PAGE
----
The main problem with a diesel engine is - getting it to start. The problem is compounded if
a. The engine happens to be an indirect injection model
b. The temperature is near or below freezing point
c. The engine is to be started with fuel other than diesel.
To overcome this problem most diesel engine vehicle manufacturers provide an engine heating system and/or a provision to start the engine with ether or petrol and then change over to diesel. Electric heating systems can be auto or manual. Electrical heating of the diesel engine is done in several ways. Two of the most commonly used systems are heating the chamber with glow plugs and heating the intake air with an electric air heater placed in the intake manifold.
In a manual heating system, a push button is pressed to make the dashboard mounted glow indicator to show the amount and duration of glow being transmitted to the chambers through a series of glow plugs. The advantage of this system is that there is no complicated electronic glow control system. However the disadvantage is that you try and heat on a hunch. If the button is kept pressed for a longer time than necessary, the battery will get drained and the life of the glow plugs will get reduced.
In an automatic engine heating system through glow plugs, the heating is started automatically as soon as the ignition switch is turned on. The CPU controller (timer) either senses the actual temperature of the engine through a sensor mounted on the engine block or in the cooling water jacket, or it senses indirectly with an internal device in the controller (timer). On the basis of the `feed back' of the sensor, the controller (timer) automatically determines the amount of heat duration to be given to the glow plugs. At the end of the required heating cycle the controller gets automatically switched off and indicates that pre-heating is over and the engine is ready for starting. The controller waits for the next starting of the engine. The advantage of this system is that the operation is fully automatic whenever the engine is started and heating cycle automatically operates as per the required time. This conserves battery power and increases the life of glow plugs. Further it eliminates `white smoke' which causes harmful air pollution. This kind of automatic system is more advantageous than intake air heating system, which can not pre-heat the chambers causing heating inefficiency. The air heater is also far more costly than glow plugs and replacement is difficult. It also consumes more energy than direct heating through glow plugs.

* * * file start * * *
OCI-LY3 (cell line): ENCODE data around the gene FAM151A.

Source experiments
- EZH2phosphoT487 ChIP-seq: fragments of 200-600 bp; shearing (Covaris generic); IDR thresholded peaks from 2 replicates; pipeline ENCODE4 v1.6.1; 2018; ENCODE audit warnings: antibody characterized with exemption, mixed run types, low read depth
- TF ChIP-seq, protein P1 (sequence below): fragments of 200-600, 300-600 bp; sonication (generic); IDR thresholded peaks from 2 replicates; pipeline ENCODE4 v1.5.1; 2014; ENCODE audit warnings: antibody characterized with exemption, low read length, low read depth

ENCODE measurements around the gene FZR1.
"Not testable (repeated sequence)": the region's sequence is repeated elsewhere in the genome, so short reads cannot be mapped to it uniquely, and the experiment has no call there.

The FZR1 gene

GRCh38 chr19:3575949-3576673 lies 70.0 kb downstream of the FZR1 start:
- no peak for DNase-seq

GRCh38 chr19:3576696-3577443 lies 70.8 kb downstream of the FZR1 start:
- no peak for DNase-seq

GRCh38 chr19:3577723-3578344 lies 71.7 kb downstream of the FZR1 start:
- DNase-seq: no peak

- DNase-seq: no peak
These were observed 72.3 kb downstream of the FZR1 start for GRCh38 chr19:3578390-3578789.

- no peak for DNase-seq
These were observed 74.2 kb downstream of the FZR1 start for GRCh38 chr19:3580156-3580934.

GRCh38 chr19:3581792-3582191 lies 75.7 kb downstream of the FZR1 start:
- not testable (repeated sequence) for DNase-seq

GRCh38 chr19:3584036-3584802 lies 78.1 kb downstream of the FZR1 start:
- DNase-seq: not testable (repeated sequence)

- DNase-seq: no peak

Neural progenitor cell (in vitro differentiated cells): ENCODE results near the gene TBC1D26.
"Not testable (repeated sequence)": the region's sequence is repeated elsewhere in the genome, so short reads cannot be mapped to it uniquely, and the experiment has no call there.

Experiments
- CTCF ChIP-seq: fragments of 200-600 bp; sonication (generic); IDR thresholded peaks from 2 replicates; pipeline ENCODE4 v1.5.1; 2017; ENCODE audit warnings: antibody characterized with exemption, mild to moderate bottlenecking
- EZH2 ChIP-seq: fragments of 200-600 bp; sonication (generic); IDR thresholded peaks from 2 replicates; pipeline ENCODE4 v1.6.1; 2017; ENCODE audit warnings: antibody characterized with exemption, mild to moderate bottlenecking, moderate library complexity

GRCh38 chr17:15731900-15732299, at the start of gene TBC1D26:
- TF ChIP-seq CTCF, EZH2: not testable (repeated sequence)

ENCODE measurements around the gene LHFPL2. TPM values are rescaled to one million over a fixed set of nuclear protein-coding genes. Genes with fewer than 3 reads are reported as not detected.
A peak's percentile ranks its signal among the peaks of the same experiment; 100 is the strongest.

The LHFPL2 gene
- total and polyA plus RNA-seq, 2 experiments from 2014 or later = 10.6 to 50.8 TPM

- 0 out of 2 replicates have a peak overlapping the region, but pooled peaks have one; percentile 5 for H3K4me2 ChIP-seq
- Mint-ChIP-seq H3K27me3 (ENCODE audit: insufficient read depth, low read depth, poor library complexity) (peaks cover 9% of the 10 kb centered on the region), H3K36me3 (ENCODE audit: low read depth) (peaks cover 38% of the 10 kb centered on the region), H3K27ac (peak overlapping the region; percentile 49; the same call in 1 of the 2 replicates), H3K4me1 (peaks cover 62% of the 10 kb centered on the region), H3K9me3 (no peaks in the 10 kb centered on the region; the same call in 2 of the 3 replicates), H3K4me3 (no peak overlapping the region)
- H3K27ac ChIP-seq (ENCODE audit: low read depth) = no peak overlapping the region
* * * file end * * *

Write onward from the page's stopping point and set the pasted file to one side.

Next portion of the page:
Most manufacturers of indirect or direct injection diesel engines are incorporating automatic engine heating systems of 12 or 24 Volt glow plugs but some are also using a quick glow system through 5.6V or 9 V systems for quick glow of glow plugs. With the quick glow system the controller becomes more complicated and expensive. Therefore the standard has become a normal heating time of around 7/8 Sec. at 20 Deg. C. The time-heat curve has been calibrated in the controller to vary the heating time automatically as per the engine temperature. In other words the heating time will get reduced to a second when the engine is in hot condition whereas the time will extend to as long as 30 Sec when starting conditions are extremely cold.Additionally, for extremely cold climates, manufacturers are providing simultaneous heating during cranking after pre-heat period is over and again post heating time after the diesel engine has started. This simultaneous & post heating eliminates the emission of `white smoke' due to nil or partial combustion of the fuel, in extreme cold climates. However to retain the prospect of future parts sales, manufacturers do not allow interchangeability of the heating systems between different vehicles. This escalates prices and often local technicians do not know how to check, replace and calibrate these systems.